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Music Streaming Royalties

For artists releasing music online, understanding streaming and royalties due from the likes of Spotify, Apple Music and Deezer can be complicated. Find out how to earn royalties from music streaming and what you can do to increase your income from it.

Last updated: 18 March 2024

Do musicians earn streaming royalties in the UK? 

Streaming now accounts for over 85% of UK music consumption. There was a record 159.3 billion audio streams in the UK in 2022, according to figures released by the BPI.

Yet for thousands of artists, income from online music streaming is minimal. Understanding  different types of royalties due from Digital Service Providers (DSPs) like of Spotify, Apple Music and Deezer can also seem complicated at first.

What royalties are due from streaming?

Publishing royalties

Publishing royalties are the money owed to owner(s) and/or songwriter(s) of a composition. Payments are typically made via publishers, agencies and collecting societies.

Recording royalties

Recording royalties are the money owed to the owner of the sound recordings (as opposed to who wrote the music) streamed on a DSP. They're typically paid through a record label or your aggregator/distributor if you are a self-releasing artist.

What about performers’ royalties?

As the law currently stands, performers do not have a right to Equitable Remuneration from streaming in the same way that they do from public performance of their recorded works such as on radio, TV and public venues.

The MU is leading the Fix Streaming campaign in an effort to make streaming royalties work better for musicians both as performers and as writers. As you’ll see below this is vitally important not just for ‘non-featured’ performers but also featured artists and writers.

How are streaming royalties split?

Currently, most DSPs pay royalties based on the number of plays for a track out of the overall number of streams across their platform in a given time period. This royalty pool is based on the DSPs income after their share is deducted. Whilst exact figures may vary it is generally the case that most of the income goes to the music side.

However, due to a number of factors how that money is then split remains problematic for a variety of reasons.

The Royalty Pool

At the highest level, given that DSPs core income now comes from subscription fees there is a discrepancy between the money coming in and how it gets paid out. For instance, if someone has paid £10.00 per month for a subscription and only listened to a few friends’ bands the majority of what they paid will end up going to music they haven’t listened to.

DSPs by the very nature of their digital delivery have complete knowledge of who is paying in and what they have listened to. So, the MU does not see any legitimate reason that its support for a more ‘User-Centric’ approach to paying creators hasn’t happened.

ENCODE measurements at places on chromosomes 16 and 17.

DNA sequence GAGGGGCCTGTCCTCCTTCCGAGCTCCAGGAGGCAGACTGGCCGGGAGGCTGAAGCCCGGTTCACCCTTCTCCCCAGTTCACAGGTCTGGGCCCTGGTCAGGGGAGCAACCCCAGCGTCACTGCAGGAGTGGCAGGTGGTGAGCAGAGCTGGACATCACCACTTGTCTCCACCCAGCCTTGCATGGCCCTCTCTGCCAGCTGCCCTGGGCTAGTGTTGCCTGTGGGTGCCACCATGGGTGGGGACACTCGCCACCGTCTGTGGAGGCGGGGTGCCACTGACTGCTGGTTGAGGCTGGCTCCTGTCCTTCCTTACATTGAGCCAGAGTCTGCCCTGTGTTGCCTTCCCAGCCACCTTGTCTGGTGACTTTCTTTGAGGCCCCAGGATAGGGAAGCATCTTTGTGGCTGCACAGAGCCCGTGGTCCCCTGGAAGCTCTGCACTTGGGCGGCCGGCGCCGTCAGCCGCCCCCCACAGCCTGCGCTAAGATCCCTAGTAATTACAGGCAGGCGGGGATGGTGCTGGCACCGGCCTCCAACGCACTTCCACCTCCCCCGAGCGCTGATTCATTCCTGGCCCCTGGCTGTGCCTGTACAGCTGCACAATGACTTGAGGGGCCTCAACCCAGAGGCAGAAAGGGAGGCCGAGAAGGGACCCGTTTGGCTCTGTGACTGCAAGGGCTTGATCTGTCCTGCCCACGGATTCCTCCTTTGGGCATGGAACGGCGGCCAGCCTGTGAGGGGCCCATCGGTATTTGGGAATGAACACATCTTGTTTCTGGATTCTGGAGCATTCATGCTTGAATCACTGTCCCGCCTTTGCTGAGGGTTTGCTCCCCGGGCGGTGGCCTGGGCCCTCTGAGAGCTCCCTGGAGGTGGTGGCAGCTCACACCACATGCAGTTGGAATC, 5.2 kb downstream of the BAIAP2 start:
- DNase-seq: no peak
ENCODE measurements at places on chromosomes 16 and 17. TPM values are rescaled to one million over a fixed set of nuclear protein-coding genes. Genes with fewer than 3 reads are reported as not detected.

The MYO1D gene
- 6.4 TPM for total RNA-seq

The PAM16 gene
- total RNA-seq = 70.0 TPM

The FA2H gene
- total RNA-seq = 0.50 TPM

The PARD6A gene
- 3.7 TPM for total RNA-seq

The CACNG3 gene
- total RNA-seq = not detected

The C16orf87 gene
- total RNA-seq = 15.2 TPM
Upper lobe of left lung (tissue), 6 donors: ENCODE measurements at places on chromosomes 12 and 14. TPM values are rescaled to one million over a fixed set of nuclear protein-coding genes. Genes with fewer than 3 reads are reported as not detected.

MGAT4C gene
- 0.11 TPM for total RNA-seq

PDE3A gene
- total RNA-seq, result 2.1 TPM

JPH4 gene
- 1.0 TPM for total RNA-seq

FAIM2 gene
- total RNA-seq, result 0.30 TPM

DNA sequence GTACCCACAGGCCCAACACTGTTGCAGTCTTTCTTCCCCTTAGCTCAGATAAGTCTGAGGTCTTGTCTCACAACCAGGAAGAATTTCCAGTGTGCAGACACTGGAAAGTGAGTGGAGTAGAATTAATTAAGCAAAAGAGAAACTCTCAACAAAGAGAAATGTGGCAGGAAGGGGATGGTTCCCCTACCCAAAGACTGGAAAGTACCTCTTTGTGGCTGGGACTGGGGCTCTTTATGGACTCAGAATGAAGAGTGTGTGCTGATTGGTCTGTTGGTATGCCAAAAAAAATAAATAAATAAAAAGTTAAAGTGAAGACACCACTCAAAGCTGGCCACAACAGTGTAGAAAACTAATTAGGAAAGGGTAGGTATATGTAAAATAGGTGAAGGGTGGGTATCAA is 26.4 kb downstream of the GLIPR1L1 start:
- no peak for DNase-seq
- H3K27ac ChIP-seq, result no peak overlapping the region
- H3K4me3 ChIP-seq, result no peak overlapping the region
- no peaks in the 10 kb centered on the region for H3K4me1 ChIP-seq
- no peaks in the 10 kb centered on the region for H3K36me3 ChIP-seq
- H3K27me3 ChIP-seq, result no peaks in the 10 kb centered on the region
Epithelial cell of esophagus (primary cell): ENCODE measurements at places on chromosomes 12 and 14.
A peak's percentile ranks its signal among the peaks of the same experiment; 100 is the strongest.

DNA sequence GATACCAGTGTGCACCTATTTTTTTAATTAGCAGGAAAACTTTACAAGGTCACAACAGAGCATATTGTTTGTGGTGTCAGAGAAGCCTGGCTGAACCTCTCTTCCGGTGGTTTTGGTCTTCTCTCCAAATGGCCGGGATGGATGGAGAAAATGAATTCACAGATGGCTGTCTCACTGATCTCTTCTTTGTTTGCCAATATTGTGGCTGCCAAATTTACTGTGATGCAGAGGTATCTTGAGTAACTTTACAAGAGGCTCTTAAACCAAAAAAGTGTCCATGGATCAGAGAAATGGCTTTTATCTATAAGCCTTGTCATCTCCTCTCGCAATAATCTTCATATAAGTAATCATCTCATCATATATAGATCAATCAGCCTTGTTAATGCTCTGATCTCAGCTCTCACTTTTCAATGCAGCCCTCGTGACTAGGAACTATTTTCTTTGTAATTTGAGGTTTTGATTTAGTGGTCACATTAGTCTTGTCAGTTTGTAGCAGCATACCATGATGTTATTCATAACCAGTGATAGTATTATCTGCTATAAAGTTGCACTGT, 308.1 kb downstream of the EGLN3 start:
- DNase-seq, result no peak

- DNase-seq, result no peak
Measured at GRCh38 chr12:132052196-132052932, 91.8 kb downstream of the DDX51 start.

Worst still, some DSPs have recently announced plans to exclude anyone that falls below a certain threshold of streams, and we will continue to try and dissuade them from going down this path.

Publishing royalties versus Recording royalties

Currently, whilst the negotiations that led to the situation are generally covered by commercial non-disclosure agreements it is widely recognised the split between royalties is skewed towards the record label side as opposed to the writing.

What streaming royalties do musicians get?

Royalty split for composers and songwriters

Provided you have joined PRS 50% of any publishing income they collect will be paid to you (or split between you and your co-writers) directly.

If you are self-published the remaining half should also go to you directly. If you are signed to a Publisher, then a further share of that half should come to you under the terms of your contract.

The same applies to ‘Mechanical’ Publishing Royalties though unless you are a member of MCPS as a self-published artist directly, normally the full royalty for that part will go to the Publisher in the first instance and then they will account to you for your contractual share.

If you are an MU member and need specific advice about your contracts, please contact the MU.

Royalty split for recording performers

If you are a self-releasing musician or a band who owns your recordings you should be paid directly by your aggregator. Look at our guide to aggregators.

If you are signed to a label you will be paid according to your contract with them. Unfortunately, many labels treat streaming income as ‘sales’ rather than a licence meaning a far lower royalty rate despite their not incurring any of the costs of physical production and distribution.

If you are signed to a label, please check the royalty rate or percentage split set out in your recording contract and contact the MU for advice.

We will also continue to campaign to Fix Streaming for the benefit of all musicians including those such as ‘non-featured’ performers who don’t benefit from any streaming income at all.

Join the MU for fairer music streaming

The MU is campaigning to fix music streaming royalties.

At least 92% of musicians say that less than 5% of their earnings comes from online streaming, so it's time to put the value of your work back in your hands. Together, we're aiming for a fair portion of revenue from streaming services to be paid out to session and 'non-featured' performers.

When you become an MU member, you'll join a network of passionate musicians and professionals across the UK. And because the MU is a trade union, you can have your say as soon as you join.

Browse membership benefits

Member benefits for recording musicians


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